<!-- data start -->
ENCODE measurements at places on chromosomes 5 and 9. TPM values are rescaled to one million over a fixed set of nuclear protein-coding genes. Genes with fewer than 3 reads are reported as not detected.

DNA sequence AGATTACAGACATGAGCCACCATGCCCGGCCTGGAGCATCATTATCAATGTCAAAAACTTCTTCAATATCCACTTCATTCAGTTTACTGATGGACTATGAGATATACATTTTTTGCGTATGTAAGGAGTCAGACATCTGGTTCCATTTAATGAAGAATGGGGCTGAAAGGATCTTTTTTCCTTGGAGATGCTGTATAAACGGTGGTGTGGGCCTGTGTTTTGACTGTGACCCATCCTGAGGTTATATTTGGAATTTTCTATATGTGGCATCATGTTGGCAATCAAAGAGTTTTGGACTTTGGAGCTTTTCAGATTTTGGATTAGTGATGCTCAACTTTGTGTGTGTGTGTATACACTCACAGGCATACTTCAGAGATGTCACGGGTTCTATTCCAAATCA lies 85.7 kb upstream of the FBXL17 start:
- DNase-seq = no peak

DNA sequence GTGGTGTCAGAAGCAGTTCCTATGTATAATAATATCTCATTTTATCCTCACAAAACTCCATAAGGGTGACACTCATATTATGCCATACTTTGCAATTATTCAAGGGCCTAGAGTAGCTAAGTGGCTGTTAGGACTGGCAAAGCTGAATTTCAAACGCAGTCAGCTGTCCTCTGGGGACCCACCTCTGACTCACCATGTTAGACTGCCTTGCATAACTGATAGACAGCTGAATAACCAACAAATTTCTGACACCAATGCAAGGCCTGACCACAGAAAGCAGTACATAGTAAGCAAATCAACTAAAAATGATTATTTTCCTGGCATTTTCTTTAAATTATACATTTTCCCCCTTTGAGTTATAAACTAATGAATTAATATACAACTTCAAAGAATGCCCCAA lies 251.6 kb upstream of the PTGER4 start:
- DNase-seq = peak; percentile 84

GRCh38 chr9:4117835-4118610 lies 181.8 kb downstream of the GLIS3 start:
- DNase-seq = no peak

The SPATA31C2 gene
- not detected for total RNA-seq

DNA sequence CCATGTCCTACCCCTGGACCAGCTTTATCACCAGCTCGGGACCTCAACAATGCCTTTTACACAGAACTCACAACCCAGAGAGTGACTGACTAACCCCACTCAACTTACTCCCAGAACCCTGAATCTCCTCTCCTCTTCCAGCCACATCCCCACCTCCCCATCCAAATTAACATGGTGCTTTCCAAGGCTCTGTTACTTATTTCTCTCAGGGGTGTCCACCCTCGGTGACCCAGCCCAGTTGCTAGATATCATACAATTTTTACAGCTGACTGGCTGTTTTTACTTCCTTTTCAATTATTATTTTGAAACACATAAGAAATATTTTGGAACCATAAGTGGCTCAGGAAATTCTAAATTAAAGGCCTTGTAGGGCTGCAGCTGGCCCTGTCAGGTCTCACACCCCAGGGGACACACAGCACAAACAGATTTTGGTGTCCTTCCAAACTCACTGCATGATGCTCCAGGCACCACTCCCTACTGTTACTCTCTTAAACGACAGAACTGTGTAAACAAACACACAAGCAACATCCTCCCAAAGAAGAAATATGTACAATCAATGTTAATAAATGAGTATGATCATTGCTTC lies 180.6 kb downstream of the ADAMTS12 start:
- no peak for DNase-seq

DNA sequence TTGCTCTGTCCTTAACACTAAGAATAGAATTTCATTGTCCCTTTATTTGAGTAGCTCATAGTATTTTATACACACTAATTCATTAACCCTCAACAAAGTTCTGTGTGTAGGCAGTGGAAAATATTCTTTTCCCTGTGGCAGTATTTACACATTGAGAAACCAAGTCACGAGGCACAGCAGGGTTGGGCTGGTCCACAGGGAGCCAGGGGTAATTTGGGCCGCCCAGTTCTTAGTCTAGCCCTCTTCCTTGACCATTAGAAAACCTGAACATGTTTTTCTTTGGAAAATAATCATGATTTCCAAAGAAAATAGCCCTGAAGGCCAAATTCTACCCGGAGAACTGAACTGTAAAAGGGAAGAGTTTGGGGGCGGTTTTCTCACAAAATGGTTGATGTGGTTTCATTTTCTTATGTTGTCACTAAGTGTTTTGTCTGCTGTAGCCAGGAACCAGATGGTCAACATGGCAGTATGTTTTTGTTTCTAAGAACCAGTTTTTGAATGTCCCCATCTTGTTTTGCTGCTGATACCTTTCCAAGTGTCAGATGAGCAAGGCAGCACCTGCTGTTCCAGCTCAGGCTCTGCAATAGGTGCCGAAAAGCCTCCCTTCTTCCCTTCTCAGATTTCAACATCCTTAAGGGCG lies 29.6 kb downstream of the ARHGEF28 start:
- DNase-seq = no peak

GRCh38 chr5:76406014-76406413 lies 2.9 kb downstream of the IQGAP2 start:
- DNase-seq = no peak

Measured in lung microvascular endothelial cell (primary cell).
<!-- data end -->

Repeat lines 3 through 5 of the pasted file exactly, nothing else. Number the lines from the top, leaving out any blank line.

- DNase-seq = no peak

DNA sequence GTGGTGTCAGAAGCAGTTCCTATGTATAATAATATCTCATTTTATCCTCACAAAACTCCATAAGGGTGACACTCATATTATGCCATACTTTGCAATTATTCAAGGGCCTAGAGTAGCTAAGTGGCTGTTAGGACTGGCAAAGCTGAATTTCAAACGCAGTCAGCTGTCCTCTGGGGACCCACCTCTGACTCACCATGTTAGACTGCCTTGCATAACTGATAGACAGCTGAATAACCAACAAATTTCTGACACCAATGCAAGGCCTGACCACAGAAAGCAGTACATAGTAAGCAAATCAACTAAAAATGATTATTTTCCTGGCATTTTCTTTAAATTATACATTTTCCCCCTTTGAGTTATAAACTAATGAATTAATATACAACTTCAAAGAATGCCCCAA lies 251.6 kb upstream of the PTGER4 start:
- DNase-seq = peak; percentile 84